Airbus has revealed that it will cease production of the world’s largest commercial airliner, A380, after Emirates, the biggest customer of the model, decided to reduce its total order of the model by 39 aircraft.

The A380 was conceived as an ambitious project to addresses Boeing’s dominance of the high-capacity airliner market.

Airbus noted that the delivery of the last A380 double-decker aircraft will take place in 2021. The A380 entered service 12 years ago and faced stiff competition from smaller aircraft.

Emirates’ decision to reduce its A380 order book from 162 to 123 aircraft comes after a review of its operations and developments in aircraft and engine technologies.

Instead, the Dubai-based commercial air transportation services firm will acquire 40 A330-900 and 30 A350-900 aircraft, with deliveries set to begin from 2021 and 2024 respectively. The new deal to purchase the aircraft is valued at around $21.4bn.

Airbus CEO Tom Enders said: “As a result of this decision, we have no substantial A380 backlog and hence no basis to sustain production, despite all our sales efforts with other airlines in recent years.

“This news will come as a major disappointment to many suppliers who have invested in fixtures, tooling and plants.”

“The A380 is not only an outstanding engineering and industrial achievement. Hence today’s announcement is painful for us and the A380 communities worldwide. But, keep in mind that A380s will still roam the skies for many years to come and Airbus will, of course, continue to fully support the A380 operators.”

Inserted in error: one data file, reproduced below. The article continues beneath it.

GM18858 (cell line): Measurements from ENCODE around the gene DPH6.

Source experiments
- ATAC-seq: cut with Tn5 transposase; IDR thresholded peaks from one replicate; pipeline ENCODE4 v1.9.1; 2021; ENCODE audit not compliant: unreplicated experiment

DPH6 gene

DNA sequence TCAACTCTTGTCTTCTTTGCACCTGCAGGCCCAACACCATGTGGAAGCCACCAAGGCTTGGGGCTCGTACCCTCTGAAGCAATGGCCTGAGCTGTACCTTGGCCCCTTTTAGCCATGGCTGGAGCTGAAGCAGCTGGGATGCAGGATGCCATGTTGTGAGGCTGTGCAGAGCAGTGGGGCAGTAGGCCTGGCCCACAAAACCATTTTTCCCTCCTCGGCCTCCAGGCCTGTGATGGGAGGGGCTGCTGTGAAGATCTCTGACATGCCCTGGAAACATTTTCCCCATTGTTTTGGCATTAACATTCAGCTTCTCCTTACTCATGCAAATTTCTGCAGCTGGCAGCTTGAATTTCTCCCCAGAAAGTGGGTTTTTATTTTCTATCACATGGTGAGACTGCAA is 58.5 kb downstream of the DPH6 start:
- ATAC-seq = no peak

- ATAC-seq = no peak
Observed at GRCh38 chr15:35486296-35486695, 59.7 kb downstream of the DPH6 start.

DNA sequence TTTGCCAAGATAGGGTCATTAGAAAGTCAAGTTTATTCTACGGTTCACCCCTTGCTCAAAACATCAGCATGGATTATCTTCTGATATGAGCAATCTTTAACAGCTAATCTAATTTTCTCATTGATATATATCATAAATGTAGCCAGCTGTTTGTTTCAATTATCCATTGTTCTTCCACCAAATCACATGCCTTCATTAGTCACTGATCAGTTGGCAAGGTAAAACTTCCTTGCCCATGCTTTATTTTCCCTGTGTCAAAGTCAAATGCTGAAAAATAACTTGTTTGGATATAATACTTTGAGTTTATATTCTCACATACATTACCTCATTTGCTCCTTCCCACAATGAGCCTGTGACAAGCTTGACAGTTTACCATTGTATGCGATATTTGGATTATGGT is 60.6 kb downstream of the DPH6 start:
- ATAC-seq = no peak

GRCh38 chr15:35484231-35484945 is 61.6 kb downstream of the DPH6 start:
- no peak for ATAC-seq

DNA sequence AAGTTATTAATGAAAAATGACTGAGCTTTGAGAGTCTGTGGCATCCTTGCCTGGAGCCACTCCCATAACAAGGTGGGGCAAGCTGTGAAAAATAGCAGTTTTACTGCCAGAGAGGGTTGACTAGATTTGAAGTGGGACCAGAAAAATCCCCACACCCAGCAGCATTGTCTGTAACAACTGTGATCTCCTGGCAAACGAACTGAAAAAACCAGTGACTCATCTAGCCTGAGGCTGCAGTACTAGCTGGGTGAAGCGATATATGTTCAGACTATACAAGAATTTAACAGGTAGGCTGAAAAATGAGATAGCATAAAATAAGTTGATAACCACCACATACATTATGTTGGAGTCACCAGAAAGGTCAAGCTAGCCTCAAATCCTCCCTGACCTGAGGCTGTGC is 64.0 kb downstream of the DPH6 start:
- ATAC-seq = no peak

According to an Airbus estimate, the decision to cut production will potentially impact between 3,000 and 3,500 positions over the next three years.

The company will commence negotiations to assess the potential job cuts and expects to minimise the impact through internal mobility opportunities provided by the ongoing A320 ramp-up and the new wide-body order from Emirates.

Airbus agreed to make outstanding A380 deliveries of 14 A380s from 2019 until the end of 2021.

Emirates Airline and Group chairman and chief executive Sheikh Ahmed bin Saeed Al Maktoum said: “While we are disappointed to have to give up our order, and sad that the programme could not be sustained, we accept that this is the reality of the situation.

“The A380 will remain a pillar of our fleet well into the 2030s, and as we have always done, Emirates will continue to invest in our onboard product and services so our customers can be assured that the Emirates A380 experience will always be top-notch.”

Responding to the development, Vendigital aerospace sector specialist Paul Adams said: “Airbus’s decision to end the production of its A380 model marks the end of an era but comes as little surprise.

“The A380 is an iconic aircraft and close to the hearts of many in the industry for its size, scale and engineering. However, in practice, flying such a large aircraft with four engines was no longer economically viable, requiring airlines to ensure it was consistently full of passengers, which was often unrealistic.

“While the Emirates order in 2017 kept things going, its production has therefore been scaled back over a number of years and a shutdown has seemed inevitable for some time.

“While the OEM originally sold the programme to suppliers on the basis of 1,500 aircraft, they have only made around 250. As such, this news will come as a major disappointment to many suppliers who have invested in fixtures, tooling and plants. However, while this development will undoubtedly have supply chain impacts, growth in other programmes, such as A320 should allow the OEM to mitigate them whilst increasing profitability across the business.”